The first boxes of Kosmo Foto Mono arrived in November. It’s only now, six months later, that I’m able to post some of my own shots with my own film.

There’s a few reasons for this. Firstly, the processing, packaging and posting of hundreds and then thousands of rolls of film, it turns out, takes quite a lot of time. That’s less time to take photos.

Secondly, 100-speed black-and-white film isn’t the best for Northern Hemisphere winters, especially when your commute home tends to be in total darkness.

And thirdly – well, there’s been a few mishaps along the way. One roll went into my Zenit E, which then seemed to have a problem with its lens before the rewind knob assembly started breaking into its constituent parts. (It’s fixed now – still the best £4 I’ve ever spent).

Another went into my Olympus LT-1, the jet-set version of the Olympus Mju. Some very odd things happened when I tried to rewind it. Scratch another roll of film.

And the third went into a Chinon CE-3 Memotron which I bought from the closing down sale of West End Cameras in London. The CE-3 came with it’s ‘space-age’ grip and power winder, something I’ve never seen with either of the fritzed bodies I’ve been lucky/unlucky enough to own.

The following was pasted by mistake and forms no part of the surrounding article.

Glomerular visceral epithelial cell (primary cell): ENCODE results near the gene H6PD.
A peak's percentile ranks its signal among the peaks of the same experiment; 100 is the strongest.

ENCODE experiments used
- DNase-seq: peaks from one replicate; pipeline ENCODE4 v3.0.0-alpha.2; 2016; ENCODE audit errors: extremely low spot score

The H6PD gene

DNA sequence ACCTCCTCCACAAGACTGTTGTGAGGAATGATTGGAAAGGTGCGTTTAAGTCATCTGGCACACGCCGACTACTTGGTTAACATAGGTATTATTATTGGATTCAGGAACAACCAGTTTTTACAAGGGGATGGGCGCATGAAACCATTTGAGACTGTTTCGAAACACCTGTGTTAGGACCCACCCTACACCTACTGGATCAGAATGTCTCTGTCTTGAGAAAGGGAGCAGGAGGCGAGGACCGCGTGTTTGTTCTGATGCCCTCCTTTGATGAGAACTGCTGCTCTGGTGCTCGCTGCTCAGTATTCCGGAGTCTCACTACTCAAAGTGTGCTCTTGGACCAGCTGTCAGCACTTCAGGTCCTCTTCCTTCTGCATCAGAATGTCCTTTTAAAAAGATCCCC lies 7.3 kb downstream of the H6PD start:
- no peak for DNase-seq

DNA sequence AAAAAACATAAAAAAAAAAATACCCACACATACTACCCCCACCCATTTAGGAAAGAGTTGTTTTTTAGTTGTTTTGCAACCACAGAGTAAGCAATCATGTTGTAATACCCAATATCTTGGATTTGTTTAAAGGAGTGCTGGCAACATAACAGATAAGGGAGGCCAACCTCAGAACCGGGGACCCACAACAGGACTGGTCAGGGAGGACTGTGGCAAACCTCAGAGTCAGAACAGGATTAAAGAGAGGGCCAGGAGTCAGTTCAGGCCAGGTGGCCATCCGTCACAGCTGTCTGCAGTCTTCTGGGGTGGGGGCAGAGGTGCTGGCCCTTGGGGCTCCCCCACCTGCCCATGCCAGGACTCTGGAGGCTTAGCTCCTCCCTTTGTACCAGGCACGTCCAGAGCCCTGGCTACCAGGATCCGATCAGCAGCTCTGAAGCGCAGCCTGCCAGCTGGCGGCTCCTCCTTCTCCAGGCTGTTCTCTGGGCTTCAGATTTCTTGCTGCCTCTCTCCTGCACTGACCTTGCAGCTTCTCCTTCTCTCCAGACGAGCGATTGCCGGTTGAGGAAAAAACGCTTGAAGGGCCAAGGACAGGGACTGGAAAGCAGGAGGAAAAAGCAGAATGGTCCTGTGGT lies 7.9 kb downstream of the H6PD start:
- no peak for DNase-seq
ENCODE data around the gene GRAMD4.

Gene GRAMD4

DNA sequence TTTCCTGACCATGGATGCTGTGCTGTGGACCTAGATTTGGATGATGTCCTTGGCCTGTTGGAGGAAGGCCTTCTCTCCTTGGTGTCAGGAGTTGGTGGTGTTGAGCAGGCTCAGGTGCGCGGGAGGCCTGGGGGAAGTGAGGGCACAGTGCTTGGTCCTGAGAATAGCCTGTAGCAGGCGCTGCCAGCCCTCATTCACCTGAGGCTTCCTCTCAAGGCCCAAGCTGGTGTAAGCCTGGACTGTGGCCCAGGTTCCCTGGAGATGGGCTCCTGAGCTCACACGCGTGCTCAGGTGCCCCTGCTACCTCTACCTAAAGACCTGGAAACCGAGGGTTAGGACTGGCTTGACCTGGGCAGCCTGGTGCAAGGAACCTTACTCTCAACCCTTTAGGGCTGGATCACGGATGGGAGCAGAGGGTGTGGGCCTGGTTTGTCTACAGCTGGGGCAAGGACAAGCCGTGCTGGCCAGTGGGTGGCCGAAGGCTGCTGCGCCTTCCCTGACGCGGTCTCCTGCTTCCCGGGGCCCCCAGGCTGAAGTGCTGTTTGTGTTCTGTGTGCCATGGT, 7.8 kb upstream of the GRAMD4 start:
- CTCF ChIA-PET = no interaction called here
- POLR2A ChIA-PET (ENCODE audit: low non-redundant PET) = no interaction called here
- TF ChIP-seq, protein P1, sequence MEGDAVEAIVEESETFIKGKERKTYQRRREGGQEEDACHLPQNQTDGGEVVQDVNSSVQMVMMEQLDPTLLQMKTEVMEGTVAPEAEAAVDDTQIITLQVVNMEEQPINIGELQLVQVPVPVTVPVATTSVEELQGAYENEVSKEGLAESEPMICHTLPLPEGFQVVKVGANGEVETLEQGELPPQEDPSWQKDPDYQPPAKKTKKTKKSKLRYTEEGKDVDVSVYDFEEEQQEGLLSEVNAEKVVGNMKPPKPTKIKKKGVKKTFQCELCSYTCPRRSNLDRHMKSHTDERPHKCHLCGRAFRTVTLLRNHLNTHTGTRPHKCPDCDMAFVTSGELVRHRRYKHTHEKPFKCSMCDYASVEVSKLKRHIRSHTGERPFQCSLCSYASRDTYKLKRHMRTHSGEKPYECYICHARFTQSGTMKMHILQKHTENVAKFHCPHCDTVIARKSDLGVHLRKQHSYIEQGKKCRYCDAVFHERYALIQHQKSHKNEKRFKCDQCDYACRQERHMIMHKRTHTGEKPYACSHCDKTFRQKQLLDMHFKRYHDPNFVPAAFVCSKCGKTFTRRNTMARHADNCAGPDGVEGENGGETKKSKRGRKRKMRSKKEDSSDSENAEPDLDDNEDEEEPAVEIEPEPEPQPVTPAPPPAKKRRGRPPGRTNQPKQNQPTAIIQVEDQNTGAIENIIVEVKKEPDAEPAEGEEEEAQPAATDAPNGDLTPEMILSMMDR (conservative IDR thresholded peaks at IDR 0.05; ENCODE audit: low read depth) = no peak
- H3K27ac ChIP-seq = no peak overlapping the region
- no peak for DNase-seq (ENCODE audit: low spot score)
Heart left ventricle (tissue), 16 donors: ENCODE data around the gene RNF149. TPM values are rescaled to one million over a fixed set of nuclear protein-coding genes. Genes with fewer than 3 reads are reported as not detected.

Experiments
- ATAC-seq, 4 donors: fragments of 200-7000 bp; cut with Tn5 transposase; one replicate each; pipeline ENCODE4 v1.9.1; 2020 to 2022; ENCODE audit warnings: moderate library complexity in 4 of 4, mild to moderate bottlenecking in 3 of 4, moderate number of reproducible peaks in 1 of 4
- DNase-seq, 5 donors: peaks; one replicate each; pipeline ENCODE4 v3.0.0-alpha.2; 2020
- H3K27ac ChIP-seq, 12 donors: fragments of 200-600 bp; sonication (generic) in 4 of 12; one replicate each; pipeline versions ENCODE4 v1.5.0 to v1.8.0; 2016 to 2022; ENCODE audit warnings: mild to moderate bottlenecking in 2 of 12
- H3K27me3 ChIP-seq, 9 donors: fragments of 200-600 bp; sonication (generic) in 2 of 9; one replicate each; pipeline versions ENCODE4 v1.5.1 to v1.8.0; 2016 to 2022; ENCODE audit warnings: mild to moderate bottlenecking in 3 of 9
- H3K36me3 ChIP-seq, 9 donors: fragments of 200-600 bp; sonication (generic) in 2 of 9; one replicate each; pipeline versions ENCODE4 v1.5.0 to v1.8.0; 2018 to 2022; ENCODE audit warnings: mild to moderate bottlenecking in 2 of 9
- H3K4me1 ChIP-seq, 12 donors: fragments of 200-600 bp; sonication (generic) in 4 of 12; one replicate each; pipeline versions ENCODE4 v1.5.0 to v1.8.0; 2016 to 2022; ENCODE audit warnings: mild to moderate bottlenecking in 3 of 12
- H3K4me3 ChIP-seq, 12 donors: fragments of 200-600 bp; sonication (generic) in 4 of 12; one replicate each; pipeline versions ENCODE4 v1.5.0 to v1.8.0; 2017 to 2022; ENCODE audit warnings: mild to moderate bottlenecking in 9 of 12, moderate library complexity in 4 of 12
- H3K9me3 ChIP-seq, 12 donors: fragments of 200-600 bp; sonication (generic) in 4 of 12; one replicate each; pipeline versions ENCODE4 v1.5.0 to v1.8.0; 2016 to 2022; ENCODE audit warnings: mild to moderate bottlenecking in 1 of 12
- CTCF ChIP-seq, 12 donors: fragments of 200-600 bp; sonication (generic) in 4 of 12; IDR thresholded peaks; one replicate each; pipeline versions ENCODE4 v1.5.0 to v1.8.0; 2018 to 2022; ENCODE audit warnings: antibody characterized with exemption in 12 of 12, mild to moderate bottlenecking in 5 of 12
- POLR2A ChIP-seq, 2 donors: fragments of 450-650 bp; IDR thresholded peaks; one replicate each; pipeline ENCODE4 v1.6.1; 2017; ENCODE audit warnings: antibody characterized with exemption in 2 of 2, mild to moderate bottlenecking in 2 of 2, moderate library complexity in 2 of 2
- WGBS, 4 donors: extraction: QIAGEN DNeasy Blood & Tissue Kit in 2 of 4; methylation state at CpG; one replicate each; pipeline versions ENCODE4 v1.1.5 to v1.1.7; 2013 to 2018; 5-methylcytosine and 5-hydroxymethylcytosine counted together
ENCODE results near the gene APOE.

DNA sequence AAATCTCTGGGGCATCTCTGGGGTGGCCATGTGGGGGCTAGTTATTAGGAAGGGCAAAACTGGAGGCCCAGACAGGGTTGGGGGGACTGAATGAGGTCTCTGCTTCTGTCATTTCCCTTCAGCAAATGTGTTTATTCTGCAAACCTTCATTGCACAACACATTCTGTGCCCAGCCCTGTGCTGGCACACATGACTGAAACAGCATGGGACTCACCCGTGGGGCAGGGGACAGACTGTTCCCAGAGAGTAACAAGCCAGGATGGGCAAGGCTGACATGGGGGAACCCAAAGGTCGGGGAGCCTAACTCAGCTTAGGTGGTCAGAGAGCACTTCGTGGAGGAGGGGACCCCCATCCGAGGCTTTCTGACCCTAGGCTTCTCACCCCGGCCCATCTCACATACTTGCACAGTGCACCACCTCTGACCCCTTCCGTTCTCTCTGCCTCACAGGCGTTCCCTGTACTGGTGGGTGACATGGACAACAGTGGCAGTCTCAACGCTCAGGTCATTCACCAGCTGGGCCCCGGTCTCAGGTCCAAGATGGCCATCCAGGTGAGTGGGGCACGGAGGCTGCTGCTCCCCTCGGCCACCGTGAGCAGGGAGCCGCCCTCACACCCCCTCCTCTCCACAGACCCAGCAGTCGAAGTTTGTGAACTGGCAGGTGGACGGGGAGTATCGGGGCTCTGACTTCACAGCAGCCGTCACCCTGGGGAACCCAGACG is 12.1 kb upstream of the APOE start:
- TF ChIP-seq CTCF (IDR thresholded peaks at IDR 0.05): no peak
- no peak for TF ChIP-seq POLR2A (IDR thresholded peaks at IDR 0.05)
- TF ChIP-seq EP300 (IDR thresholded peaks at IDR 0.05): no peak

I didn’t need the winder – I’m not shooting sports with a 200mm lens – but it’s such a novelty I thought I’d keep it on. However, something within the winder was interfering with the wind-on, meaning that many of the shots were multiple exposures. There were only a few useable frames.

Minus the winder, the camera seemed to be working just fine so I took the chance and took it along with me on a city break to Porto in Portugal at the end of March.

Porto was considerably brighter than London, which was trudging to the end of a particularly long and cold winter. Finally, some proper shooting weather.

The CE-3 is the ultimate version of Chinon’s 1970s-era Memotron range. Unlike almost every other M42-mount body, the Memotron has an aperture-priority mode – you set the aperture, and the camera will choose the right speed. This was a selling point of Pentax’s ES and ESII cameras, but they could only work with specially adapted SMC Takumar lens, with a special lever that let the lens ‘talk’ to the camera. But the Memotron can do this with virtually every M42 lens, making it much more versatile.

Porto‘s a perfect getaway for an early spring weekend; it’s a compact, walkable city spread around hills stretching down to the Duoro River. The weather was sometimes sunny, but usually with patches of cloud and sprinkle of rain – great conditions for black-and-white film.

The CE-3 looks to be a great travel camera. It’s the smallest of the Memotron range, and swaps some of the metal of the earlier versions for plastic, which makes it lighter. It still feels robust however.

I’m glad to say there were more than a couple of useable pics from this roll. I especially like the shot of the cat, deep in thought, through a shop window, and the smoking walking striding along a Porto street, snapped between the rails of a window.

Roll 1 completed, And, I hope, many many more to come.

Fancy shooting some Kosmo Foto Mono yourself? Buy some in the Kosmo Foto shop.

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Jim Grey
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How frustrating your first attempts must have been! But you got lovely photos at last.